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Victoria ‘worst performer’ on payroll tax

12 September 2018 1 minute readShare
Victoria, Australia, map

Victoria now holds the title of worst performer when it comes to payroll tax, the state’s business chamber has claimed, after other states unveiled plans to lift the burden off small businesses.

According to Victorian Chamber of Commerce and Industry chief executive Mark Stone, Victoria is trailing all other states and territories by implementing the dreaded tax on a staff wages threshold of $650,000.

Mr Stone said that all other states have, or will have from next year, thresholds of between $850,000 and $2 million.

It follows the announcements by the NSW and South Australian governments that they would increase their respective thresholds.

However, Victoria has one of the lowest rates of payroll tax, which is split between 4.85 per cent for Melbourne businesses and 2.425 per cent for those in regional areas.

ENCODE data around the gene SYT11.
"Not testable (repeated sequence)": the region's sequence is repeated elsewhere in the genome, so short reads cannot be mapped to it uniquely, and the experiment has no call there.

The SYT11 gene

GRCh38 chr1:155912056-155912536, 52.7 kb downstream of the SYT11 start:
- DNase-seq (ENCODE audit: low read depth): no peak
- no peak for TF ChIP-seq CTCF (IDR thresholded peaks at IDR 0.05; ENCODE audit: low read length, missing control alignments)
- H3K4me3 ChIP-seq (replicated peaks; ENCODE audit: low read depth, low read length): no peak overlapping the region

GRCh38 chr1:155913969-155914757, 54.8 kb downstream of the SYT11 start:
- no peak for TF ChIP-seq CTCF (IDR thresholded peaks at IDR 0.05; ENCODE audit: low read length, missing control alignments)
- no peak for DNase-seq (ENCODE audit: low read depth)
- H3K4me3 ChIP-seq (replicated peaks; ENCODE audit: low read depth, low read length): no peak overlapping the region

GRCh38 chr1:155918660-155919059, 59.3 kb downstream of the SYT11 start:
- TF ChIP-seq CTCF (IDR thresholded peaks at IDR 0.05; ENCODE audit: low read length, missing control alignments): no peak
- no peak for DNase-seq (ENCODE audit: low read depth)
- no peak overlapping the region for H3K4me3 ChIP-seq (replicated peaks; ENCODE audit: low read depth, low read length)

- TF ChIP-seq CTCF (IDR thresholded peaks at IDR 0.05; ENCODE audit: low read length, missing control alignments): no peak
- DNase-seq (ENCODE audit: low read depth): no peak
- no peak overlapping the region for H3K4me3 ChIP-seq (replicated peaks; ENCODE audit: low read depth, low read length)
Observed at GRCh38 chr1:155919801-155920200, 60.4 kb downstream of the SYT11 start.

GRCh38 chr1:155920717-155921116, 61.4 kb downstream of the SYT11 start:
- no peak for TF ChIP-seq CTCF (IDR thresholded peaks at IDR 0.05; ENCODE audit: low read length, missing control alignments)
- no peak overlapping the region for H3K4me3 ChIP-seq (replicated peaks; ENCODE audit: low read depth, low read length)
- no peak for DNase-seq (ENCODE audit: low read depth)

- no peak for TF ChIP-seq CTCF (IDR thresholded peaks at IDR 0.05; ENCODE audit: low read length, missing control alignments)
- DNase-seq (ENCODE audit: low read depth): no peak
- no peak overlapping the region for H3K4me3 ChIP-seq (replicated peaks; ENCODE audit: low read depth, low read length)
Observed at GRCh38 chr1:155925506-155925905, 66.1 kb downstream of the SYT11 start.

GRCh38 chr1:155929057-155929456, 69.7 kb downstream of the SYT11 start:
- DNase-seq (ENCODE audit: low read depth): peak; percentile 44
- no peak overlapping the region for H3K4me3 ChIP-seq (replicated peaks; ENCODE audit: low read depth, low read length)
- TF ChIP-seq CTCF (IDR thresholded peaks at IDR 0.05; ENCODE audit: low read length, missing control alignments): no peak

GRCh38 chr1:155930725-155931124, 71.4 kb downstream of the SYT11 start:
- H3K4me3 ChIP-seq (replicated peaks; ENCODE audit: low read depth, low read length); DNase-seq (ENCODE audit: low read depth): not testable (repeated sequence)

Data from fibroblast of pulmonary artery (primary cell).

Only Queensland has a lower fixed rate, at 4.75 per cent, while the rate of payroll tax in Tasmania varies between 4 per cent and 6.1 per cent depending on the size of the business.

“Despite the efforts of the Andrews government, Victoria has fallen behind. If small businesses are to grow and create more job opportunities for Victorians, we need to increase the payroll tax threshold,” Mr Stone said.

“It doesn’t make sense to slap Victorian small businesses with a tax on jobs.”

He added: “We care about keeping Victorian business competitive and ensuring young Victorians have job opportunities to build a strong future. Victoria’s payroll tax is making it harder for business to hire more people.”

State and territory governments raked in $23.65 billion in payroll tax last financial year alone, according to estimates by The Tax Institute. Victoria had the second-biggest take, behind NSW, with $5.9 billion.

Victoria ‘worst performer’ on payroll tax
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Adam Zuchetti is the former editor of MyBusiness and a senior freelance media professional, specialising in the fields of business, personal finance and property. In 2020, he also embarked on his own business journey – inspired in part by the entrepreneurs and founders he had met through his journalistic work – with the launch of customised pet gifting and subscription service Paws N’ All.

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